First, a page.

Yesterday, Donald Trump (speaking at the Trump Palace, or Trump Mahal, or whatever it’s called in NYC) announced he had taken the non-compete pledge and said this: “I will be totally pledging my allegiance to the Republican Party and for the conservative principles for which it stands.”  This guy may actually be serious about running for president.

Taking the pledge and promising to support the Republican nominee removes one potential impediment to expanding his appeal among Republicans.  Announcing his allegiance to conservative principles is a clever in-your-face-Jeb-Bush move (see below).

Honorable “Who’s Hot” Mention: Carly Fiorina, for making it to the show when CNN changed the rules for inclusion in the September 16 debate, but we previously recognized this achievement when it first should have been announced.  CNN will host 11, rather than demoting anyone (Chris Christie).  That will make the JV debate even lonelier.  Now, if we can just get the moderators to ask pertinent questions.

Hugh Hewitt of Salem Radio is one of the moderators, and his interview of Trump yesterday was not promising.  He wanted to know if Trump knew Hassan Nasrallah, Zawahiri, al-Julani, and al-Baghdadi.  Trump didn’t; so what?  Jake Tapper (the other moderator), though, is shaping up as a pleasant surprise; he says he is drafting questions on the candidates’ positions on issues that American voters actually care about.  Refreshing!

Not Hot: Jeb Bush, for launching an attack on Donald Trump that was a bad idea and poorly executed.  You can see it below:

Is it just me, or is this ad so last cycle?  Continue Reading

Who’s Hot: Rand Paul, For Showing How to Have a Heart Without Spending Others’ Money

Rand Paul skipped the Iowa State Fair this week in order to perform eye surgeries in Haiti.  Dr. Paul was using his God-given talents to help people — oh, and he’s also a U.S. Senator.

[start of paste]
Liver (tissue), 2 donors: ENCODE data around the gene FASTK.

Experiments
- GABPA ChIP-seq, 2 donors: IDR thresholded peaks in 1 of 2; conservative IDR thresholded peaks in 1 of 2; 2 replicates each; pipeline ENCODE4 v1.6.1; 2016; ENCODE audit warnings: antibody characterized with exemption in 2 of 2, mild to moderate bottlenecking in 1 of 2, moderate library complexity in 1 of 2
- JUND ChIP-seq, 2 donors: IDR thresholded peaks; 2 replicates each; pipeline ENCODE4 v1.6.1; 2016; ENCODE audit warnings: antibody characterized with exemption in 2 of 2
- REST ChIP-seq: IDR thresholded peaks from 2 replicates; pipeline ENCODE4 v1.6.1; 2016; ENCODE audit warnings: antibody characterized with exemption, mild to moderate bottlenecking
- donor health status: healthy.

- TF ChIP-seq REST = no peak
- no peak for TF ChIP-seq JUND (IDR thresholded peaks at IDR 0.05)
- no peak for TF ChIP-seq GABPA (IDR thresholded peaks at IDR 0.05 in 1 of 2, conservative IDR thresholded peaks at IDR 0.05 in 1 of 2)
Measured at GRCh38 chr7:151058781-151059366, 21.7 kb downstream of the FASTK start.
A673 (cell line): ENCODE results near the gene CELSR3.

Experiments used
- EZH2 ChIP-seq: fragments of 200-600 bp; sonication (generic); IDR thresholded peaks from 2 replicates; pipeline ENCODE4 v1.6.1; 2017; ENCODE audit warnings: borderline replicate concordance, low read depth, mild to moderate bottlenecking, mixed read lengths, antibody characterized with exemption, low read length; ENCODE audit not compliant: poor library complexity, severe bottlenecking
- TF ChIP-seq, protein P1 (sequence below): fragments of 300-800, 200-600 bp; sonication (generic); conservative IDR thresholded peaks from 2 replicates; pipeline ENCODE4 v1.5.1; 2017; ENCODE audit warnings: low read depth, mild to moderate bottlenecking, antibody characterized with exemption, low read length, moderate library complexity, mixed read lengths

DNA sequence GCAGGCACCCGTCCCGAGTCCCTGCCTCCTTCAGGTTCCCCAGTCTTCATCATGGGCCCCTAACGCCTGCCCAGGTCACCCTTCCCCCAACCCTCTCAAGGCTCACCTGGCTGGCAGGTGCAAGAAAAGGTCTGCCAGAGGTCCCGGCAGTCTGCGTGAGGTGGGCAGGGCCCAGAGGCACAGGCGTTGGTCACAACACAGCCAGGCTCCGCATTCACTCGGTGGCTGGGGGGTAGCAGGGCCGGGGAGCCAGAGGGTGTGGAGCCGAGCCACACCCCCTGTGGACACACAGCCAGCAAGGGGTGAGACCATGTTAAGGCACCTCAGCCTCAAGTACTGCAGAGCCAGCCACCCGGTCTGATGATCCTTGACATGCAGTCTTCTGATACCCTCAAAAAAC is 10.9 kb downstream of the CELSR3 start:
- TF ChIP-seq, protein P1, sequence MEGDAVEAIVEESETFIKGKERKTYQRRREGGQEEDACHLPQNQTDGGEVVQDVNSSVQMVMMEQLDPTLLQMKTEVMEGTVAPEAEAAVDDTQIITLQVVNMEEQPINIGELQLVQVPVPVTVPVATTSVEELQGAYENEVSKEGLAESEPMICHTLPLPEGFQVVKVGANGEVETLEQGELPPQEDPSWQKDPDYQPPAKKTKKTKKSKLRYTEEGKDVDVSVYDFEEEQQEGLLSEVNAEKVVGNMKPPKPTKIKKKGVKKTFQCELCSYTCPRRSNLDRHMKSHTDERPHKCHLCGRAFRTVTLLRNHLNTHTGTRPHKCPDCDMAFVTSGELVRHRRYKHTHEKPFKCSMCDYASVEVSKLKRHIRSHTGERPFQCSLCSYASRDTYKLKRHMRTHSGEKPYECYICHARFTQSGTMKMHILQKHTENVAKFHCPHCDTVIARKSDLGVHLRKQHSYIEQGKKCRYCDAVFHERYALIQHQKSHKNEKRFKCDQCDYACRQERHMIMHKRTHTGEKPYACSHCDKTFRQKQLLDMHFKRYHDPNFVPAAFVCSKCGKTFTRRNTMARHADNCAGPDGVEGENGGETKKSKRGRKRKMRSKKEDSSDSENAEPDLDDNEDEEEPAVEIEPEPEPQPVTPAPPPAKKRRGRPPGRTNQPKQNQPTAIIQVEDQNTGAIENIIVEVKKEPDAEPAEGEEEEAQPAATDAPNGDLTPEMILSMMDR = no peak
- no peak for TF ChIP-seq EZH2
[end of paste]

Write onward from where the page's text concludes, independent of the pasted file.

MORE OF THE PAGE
I hope it will not diminish in anyone’s mind Dr. Paul’s charitable work to observe that his humanitarian mission will also bear political fruit.  Republican presidential candidates will be debating in this campaign how best to assist persons in need.  Kimberley Strassel in today’s Wall Street Journal drew the distinction between big-government surrenderists (John Kasich and George W. Bush) versus small-government reformers (Paul Ryan and Jack Kemp).

The challenge of saying “no” to more government bureaucracy as a response to human need is that spending proponents tend to be self-righteous and demagogic.  They typically accuse the spending skeptic of being heartless, unconcerned about the poor.  But Dr. Paul has showed us what an authentic response to human need looks like.  So when he says there is no charity through bureaucracy, he needn’t take a back seat to anyone in his concern for the poor and the hurting.  Plus, won’t it be fun to watch Dr. Paul contrast his practice of charity with Hillary Clinton’s?

Still, Paul hasn’t been in Iowa since August 1st.  Summer’s over, Senator.

Donald Trump, who had been showing us some ankle of his immigration policy, decided this this week to give us the full Monty, and boy was it ugly.  His written plan does not actually call for the deportation of 12 million or more illegal aliens, as Trump has in person.  Continue Reading

Who’s Hot: Carly Fiorina, For Making It to the Show

Photo credit: Joshua Pinho

Positive public reaction to Carly Fiorina’s performance at the Republican JV debate last week — most of which was previewed in her speech at the Reagan Library on July 28 — means, barring a dramatic change in fortunes, she will be joining the varsity squad at the next Republican debate, scheduled for September 16 at the Reagan Library.  Chris Christie appears to be the most likely to be demoted, and Jim Gilmore has not yet been invited to the Simi Valley shindig, owing to failure to meet a one percent threshold.